We recognize to a certain extent tampering with the text, as in cases where Polo's proper names have been identified, and more modern forms substituted. In some other cases the editorial spirit has gone astray. Thus the age of young Marco has been altered to correspond with a date which is itself erroneous. Ormuz is described as an island, contrary to the old texts, and to the fact in Polo's time. In speaking of the oil-springs of Caucasus the phrase “ camel-loads " has been substituted for “ ship-loads, ” in ignorance that the site was Baku on the Caspian. But, on the other hand, there are a number of new circumstances certainly genuine. which can hardly be ascribed to any one but Polo himself. Such is the account which Ramusio's version gives of the oppressions exercised by Kublai's Mahommedan minister Ahmad, telling how the Cathayans rose against him and murdered him, with the addition that Messer Marco was on the spot when all this happened. Not only is the whole story in substantial accordance with the Chinese annals, even to the name of the chief conspirator (Vanchu in Ramusio, Wangcheu in the Chinese records), but the annals also tell of the frankness of “ Polo, assessor of the privy council, " in opening Kublai's eyes to the iniquities of his agent.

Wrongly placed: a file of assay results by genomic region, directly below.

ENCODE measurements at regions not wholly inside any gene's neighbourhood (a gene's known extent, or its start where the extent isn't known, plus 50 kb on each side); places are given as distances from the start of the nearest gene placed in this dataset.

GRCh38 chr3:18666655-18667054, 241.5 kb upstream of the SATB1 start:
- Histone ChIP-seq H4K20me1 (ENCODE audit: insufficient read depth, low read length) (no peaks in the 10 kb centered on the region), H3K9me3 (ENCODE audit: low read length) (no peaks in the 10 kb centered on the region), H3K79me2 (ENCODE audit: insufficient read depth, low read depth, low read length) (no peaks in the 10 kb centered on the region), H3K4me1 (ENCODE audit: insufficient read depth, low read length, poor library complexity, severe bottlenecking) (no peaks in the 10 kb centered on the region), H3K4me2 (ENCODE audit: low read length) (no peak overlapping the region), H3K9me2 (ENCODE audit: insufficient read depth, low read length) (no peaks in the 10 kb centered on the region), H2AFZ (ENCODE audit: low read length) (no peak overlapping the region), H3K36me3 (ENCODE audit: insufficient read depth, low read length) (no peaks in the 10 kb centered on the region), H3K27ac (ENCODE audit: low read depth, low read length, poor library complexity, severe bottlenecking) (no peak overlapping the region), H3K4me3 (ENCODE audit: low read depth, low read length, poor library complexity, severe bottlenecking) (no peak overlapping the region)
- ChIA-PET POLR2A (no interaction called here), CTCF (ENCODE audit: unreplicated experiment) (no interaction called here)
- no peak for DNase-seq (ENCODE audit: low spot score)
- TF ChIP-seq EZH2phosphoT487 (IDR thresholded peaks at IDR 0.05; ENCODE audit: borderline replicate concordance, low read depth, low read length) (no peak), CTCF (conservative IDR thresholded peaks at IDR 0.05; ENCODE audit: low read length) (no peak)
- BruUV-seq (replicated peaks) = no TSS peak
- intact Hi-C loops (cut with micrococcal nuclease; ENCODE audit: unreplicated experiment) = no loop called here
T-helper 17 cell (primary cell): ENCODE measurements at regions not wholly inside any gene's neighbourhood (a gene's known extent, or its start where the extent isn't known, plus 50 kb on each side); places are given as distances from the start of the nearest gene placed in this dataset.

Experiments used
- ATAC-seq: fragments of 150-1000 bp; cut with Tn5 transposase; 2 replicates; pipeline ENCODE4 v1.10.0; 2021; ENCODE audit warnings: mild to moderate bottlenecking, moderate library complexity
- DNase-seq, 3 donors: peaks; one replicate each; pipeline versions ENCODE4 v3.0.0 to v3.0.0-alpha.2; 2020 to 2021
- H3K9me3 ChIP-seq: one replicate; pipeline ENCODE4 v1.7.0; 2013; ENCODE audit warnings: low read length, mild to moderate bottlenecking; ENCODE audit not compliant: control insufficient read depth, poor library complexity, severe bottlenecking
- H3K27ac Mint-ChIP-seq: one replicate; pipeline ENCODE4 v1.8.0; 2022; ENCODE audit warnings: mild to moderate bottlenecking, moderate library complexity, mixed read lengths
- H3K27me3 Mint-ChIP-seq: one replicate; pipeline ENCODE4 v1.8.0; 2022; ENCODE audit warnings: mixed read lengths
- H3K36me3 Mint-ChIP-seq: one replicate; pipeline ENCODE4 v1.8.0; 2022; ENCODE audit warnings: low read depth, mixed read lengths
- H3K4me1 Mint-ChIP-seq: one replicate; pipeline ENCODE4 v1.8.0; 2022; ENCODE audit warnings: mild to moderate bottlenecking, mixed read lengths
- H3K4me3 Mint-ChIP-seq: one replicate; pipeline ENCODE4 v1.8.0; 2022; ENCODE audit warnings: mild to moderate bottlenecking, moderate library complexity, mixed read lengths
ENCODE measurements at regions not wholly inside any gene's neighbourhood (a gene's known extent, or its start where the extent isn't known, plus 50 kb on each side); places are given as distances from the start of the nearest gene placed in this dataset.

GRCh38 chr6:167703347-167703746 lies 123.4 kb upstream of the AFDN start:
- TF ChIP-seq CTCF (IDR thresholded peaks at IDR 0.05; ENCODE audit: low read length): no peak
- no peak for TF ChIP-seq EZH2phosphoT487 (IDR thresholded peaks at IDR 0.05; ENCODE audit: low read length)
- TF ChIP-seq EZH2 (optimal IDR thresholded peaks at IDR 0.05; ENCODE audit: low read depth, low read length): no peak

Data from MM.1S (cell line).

Polo was the first traveller to trace a route across the whole longitude of Asia, naming and describing kingdom after kingdom which he had seen; the first to speak of the new and brilliant court which had been established at Pekin; the first to reveal China in all its wealth and vastness, and to teli of the nations on its borders; the first to tell more of Tibet than its name, to speak of Burma, of Laos, of Siam, of Cochin-China, of ]apan, of ]ava, of Sumatra and of other islands of the archipelago, of the Nicobar and Andaman Islands, of Ceylon and its sacred peak, of India but as a country seen and partially explored; the first in medieval times to give any distinct account o the secluded Christian Empire of Abyssinia, and of the semi-Christian island of Sokotra, and to speak, however dimly, of Zanzibar, and of the vast and distant Madagascar; whilst he carries us also to the remotely opposite region of Siberia and the Arctic shores, to speak of dog-sledges, white bears and reindeer riding Tunguses.-The